As any mother can tell you, sometimes the struggle is very real. Especially in today’s world where moms are expected to keep up with ever-changing diet recommendations, judgement from their fellow mamas and a work-life balance that isn’t particularly family friendly.
But despite generations of moms knowing all of this, it’s only recently that they’re starting to take the spotlight in TV and film. First came Mila Kunis‘s Bad Moms, then came the CBC comedy Working Moms. And now, thanks to the star power of Reese Witherspoon, Nicole Kidman and Shailene Woodley, we’ve got Big Little Lies on tap for this weekend.
The seven-part HBO drama stars the actresses (along with Laura Dern and Zoe Kravitz) as mothers in Monterey, Calif., who come into contact when their children begin first grade. Through a series of unfortunate events we quickly learn that not only is life hard for these women for a variety of reasons, but they’re also somehow involved in a murder.
Oh, and did we mention that Alexander Skarsgård (a.k.a. Eric from True Blood) and Adam Scott (a.k.a. Ben from Parks and Recreation) also star?
It’s all based on the best-selling book by Liane Moriarty, who originally based the story in Australia (where Kidman is from). Thanks to its popularity and unique insights into motherhood, both Kidman and Witherspoon — moms themselves — became instant fans, turning this thing into a passion project.
“Reading the novel for the first time, I saw myself in different stages of motherhood all through my life. So I was a mom when I was 22, and then I was a mom who was 40. I’ve been divorced, I’ve been remarried. There were just so many aspects of it that were so relatable to the lives of women,” Witherspoon says. “The really amazing part was actually digging deep into the lives of women. It wasn’t about them being good or bad. It’s just that they showed every spectrum, every color of women’s lives. And I thought that was a really unique opportunity to have so many incredible parts for women in one piece of material.”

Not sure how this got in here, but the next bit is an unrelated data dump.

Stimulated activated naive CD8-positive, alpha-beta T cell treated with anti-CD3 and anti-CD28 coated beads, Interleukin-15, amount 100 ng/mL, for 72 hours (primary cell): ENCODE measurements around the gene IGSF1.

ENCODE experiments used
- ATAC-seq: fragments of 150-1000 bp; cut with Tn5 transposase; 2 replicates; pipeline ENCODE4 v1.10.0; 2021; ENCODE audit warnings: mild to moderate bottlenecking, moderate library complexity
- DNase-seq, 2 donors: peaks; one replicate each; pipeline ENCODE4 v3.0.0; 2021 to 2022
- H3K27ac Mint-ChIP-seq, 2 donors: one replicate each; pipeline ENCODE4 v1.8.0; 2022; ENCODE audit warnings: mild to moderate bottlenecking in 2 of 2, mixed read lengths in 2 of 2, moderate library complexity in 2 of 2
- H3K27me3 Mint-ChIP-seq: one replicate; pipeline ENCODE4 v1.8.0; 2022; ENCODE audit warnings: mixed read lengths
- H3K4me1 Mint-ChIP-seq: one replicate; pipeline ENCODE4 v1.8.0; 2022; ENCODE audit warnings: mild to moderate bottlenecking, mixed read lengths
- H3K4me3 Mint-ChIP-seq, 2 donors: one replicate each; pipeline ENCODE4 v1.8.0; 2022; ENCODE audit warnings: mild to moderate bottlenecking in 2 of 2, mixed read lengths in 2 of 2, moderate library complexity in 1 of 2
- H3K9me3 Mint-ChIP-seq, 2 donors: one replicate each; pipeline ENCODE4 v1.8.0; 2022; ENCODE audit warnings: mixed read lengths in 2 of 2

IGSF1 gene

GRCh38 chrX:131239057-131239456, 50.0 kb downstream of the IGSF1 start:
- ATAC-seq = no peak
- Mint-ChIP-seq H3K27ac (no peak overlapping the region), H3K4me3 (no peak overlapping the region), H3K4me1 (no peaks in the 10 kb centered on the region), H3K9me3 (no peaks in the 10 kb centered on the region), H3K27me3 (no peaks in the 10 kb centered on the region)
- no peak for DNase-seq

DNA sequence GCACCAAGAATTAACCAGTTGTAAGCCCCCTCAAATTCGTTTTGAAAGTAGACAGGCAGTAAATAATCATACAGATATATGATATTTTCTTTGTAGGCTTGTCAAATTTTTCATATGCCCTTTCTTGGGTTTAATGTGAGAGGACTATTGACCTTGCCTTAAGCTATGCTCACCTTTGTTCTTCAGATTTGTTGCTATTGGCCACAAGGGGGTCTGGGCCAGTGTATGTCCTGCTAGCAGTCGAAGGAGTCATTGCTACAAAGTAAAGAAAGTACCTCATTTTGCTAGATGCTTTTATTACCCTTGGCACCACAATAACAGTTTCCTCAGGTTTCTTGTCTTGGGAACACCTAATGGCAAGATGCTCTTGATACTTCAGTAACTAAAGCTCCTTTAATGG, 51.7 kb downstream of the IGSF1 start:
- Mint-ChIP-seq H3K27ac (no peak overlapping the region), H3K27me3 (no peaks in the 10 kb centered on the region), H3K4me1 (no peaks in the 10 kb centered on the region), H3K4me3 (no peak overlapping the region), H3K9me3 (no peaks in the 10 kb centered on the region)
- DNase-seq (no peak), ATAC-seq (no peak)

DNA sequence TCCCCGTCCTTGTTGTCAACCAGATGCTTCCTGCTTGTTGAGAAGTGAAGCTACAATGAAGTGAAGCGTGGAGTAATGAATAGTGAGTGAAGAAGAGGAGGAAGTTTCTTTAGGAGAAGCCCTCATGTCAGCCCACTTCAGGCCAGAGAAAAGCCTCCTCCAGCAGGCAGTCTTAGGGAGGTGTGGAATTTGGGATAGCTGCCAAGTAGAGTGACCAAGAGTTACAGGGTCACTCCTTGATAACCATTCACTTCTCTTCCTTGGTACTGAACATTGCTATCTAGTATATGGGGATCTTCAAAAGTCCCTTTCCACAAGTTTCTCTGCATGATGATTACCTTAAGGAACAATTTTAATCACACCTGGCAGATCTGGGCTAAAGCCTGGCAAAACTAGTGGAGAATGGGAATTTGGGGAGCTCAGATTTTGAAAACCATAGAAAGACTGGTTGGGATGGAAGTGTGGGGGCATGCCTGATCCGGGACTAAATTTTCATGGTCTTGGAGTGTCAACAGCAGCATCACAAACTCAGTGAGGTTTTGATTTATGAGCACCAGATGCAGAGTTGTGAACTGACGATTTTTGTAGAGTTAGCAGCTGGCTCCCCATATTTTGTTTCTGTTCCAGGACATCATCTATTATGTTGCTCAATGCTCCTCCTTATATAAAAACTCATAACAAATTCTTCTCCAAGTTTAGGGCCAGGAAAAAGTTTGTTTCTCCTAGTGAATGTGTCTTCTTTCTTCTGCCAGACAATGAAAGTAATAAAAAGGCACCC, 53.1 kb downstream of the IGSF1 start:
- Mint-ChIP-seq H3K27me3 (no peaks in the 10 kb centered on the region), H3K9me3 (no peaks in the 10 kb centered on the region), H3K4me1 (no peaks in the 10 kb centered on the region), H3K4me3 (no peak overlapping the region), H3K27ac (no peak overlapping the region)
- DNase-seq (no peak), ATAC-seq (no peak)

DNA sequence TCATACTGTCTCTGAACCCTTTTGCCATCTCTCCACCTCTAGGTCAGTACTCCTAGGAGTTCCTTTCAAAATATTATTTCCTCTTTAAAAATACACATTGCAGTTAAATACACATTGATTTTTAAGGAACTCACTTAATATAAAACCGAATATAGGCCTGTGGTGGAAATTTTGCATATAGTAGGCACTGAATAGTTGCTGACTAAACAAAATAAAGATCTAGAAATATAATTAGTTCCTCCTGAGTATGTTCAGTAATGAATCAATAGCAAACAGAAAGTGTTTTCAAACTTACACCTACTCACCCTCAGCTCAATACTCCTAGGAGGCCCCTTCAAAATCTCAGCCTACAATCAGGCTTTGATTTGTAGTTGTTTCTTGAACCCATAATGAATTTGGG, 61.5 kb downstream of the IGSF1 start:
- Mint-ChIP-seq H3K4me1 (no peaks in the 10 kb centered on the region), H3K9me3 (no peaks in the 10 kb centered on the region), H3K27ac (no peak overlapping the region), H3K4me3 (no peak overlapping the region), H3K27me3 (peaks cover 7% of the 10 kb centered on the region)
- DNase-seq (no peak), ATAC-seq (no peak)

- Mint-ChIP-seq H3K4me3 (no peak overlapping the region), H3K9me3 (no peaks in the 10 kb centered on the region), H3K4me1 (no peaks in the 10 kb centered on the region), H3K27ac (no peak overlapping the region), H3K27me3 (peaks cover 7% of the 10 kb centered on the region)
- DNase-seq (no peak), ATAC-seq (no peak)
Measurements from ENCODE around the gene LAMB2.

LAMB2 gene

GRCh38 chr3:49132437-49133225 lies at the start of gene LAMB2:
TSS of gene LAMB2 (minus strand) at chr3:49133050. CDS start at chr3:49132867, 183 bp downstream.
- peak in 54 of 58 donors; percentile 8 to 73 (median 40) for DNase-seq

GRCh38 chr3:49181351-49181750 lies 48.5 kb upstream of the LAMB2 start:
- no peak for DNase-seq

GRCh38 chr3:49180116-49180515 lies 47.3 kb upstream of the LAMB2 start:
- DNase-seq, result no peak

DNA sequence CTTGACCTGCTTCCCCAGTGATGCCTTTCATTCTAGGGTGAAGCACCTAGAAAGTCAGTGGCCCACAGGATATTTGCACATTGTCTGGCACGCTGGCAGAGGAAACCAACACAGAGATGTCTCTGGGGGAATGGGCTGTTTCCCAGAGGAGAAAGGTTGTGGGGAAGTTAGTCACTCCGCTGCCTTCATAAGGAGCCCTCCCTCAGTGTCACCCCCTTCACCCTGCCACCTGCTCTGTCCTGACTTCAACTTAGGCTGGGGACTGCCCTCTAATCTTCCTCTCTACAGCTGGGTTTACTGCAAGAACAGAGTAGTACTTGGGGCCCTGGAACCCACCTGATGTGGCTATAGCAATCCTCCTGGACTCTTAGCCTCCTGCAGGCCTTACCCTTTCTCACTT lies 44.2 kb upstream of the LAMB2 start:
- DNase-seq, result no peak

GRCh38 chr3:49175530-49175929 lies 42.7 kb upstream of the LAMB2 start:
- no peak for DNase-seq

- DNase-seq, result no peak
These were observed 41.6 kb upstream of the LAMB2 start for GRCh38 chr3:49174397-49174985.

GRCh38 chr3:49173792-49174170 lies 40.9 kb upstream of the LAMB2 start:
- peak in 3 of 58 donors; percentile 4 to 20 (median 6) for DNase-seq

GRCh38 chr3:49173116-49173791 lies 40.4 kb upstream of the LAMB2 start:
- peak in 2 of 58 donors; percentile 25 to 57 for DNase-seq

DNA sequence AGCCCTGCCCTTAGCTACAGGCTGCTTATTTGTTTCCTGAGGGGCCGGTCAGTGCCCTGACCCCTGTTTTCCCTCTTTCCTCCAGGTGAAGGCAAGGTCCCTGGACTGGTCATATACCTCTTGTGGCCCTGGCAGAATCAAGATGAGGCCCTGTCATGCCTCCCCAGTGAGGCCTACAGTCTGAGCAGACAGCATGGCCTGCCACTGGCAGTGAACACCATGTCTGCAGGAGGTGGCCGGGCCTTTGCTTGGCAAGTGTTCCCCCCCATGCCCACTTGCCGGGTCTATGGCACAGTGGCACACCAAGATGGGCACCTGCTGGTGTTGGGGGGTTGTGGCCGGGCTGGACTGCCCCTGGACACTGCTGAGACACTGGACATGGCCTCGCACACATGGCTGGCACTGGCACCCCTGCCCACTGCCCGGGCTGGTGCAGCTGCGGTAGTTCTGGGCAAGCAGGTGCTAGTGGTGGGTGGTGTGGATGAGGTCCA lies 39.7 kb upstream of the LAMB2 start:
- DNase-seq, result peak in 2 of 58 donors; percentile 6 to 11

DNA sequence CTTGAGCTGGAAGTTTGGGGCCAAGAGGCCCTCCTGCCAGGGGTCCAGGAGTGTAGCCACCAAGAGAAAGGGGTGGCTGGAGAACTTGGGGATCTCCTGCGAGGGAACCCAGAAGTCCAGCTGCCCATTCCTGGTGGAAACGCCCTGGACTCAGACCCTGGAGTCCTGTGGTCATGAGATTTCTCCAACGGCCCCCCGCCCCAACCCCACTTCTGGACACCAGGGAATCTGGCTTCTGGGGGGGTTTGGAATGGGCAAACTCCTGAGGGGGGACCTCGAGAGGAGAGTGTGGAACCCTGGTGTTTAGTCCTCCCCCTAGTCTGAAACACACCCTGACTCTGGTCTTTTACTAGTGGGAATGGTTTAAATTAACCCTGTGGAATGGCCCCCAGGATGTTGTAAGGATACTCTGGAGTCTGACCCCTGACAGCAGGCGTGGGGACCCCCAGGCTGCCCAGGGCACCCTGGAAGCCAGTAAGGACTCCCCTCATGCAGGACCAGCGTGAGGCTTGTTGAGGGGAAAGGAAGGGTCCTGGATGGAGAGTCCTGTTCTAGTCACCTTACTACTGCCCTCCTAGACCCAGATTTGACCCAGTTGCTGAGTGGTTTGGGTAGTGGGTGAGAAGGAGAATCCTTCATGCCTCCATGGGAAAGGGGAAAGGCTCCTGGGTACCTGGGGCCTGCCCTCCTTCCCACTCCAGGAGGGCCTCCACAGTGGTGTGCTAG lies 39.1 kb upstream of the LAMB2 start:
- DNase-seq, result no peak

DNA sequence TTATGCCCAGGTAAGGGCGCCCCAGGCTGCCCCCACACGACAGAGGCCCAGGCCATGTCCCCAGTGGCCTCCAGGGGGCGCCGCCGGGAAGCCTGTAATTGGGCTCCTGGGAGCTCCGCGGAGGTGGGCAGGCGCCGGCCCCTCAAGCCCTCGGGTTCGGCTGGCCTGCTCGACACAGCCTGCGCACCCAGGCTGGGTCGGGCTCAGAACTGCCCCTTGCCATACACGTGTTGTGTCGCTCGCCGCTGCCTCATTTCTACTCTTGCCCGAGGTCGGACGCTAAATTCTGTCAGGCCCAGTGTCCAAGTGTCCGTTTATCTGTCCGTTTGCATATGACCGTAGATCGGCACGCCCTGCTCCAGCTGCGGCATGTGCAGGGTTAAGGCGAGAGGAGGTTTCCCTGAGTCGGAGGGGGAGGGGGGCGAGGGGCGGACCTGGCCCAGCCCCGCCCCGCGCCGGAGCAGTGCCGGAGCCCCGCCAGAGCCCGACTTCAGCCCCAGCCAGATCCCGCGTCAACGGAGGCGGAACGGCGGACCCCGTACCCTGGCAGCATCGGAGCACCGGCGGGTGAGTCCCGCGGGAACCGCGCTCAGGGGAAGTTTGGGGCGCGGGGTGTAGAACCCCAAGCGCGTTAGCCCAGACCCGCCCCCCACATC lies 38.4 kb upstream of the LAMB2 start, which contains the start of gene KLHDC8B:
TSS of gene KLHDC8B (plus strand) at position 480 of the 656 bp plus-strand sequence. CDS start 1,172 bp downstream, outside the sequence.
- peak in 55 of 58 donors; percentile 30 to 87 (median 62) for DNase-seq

“There’s just such an array of emotions in this piece, and that’s what we were excited to show,” Kidman adds. “We were excited to show the lives of these women in a very authentic way, and, yet, entertaining way.”
In the pilot episode we will definitely see all that and more. Between Witherspoon’s Madeline character trying to relate to a teenager all while her youngest pulls away emotionally; Kidman’s Celeste trying to keep it all together for rambunctious twins and an absent husband; and Woodley’s Jane dealing with mom-bullying on the schoolyard on the very first day, there’s a lot to take in. In a campy-but-dramatic kind of way, of course.
“It was such a unique opportunity to have women of every age, every colour talking about motherhood. And that is sort of a common denominator. Motherhood is the great equalizer,” Witherspoon says. “Parenthood is a great equalizer, and socioeconomically, it sort of brings these five disparate women together in a way that they clash, but they also understand and discover each other as similar spirits by the end of the series. And I think that’s what I’m always looking for, something new, and something challenging.”
“As much as there is conflict between us, when you see the full seven hours, there’s pieces about women helping each other and supporting each other, which was very important to Reese and me,” Kidman adds. “Reese and I are very close friends and we’re able to talk about anything. I love that this is about women coming together and making something happen very quickly, with friendship being the core of it. At this stage in my career… I want to be contributing and working with people that I like and love, and this is this was the perfect combination.”